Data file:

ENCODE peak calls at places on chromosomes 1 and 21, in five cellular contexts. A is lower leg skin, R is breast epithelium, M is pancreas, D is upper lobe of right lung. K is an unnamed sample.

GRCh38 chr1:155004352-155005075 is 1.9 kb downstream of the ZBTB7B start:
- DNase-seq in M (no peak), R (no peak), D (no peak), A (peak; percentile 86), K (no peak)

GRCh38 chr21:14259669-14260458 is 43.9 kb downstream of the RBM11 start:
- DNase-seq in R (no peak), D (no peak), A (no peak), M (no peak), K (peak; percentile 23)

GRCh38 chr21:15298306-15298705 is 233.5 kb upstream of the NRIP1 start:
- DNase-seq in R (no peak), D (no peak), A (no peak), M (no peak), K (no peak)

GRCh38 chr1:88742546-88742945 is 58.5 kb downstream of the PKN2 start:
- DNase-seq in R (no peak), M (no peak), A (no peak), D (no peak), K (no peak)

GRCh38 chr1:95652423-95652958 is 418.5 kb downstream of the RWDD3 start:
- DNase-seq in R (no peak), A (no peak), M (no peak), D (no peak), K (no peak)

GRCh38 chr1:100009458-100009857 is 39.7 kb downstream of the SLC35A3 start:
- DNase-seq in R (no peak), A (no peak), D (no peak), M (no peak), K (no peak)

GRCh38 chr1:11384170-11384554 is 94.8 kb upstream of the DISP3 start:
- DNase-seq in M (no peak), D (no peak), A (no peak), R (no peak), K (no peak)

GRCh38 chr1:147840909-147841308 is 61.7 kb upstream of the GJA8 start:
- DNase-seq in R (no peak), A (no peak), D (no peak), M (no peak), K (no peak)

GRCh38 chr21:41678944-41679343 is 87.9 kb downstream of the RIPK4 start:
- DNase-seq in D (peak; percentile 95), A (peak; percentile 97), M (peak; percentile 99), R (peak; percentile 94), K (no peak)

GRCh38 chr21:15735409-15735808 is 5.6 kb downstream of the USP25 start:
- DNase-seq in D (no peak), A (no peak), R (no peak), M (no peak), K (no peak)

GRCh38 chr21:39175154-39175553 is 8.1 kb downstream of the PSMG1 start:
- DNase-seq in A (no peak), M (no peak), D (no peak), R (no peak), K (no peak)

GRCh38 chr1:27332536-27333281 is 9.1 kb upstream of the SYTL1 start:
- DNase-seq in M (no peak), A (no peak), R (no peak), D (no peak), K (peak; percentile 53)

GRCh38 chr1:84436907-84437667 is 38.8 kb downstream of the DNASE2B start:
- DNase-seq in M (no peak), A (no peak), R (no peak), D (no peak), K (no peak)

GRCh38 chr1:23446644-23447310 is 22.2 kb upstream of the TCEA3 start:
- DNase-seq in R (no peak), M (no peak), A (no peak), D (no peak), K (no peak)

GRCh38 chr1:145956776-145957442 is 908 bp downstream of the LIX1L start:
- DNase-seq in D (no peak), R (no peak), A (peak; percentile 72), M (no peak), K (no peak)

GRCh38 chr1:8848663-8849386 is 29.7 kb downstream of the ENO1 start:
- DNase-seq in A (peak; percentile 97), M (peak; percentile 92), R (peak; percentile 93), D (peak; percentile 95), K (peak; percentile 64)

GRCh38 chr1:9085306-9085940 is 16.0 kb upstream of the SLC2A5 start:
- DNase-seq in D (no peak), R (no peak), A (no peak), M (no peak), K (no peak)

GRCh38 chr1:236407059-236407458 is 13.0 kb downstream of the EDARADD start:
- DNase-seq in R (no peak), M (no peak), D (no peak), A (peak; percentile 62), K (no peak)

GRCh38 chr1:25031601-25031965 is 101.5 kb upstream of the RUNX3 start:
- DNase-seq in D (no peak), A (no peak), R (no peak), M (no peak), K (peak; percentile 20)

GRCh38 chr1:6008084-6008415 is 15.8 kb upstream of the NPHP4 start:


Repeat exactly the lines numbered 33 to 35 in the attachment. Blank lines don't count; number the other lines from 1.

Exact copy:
- DNase-seq in A (peak; percentile 97), M (peak; percentile 92), R (peak; percentile 93), D (peak; percentile 95), K (peak; percentile 64)

GRCh38 chr1:9085306-9085940 is 16.0 kb upstream of the SLC2A5 start:
- DNase-seq in D (no peak), R (no peak), A (no peak), M (no peak), K (no peak)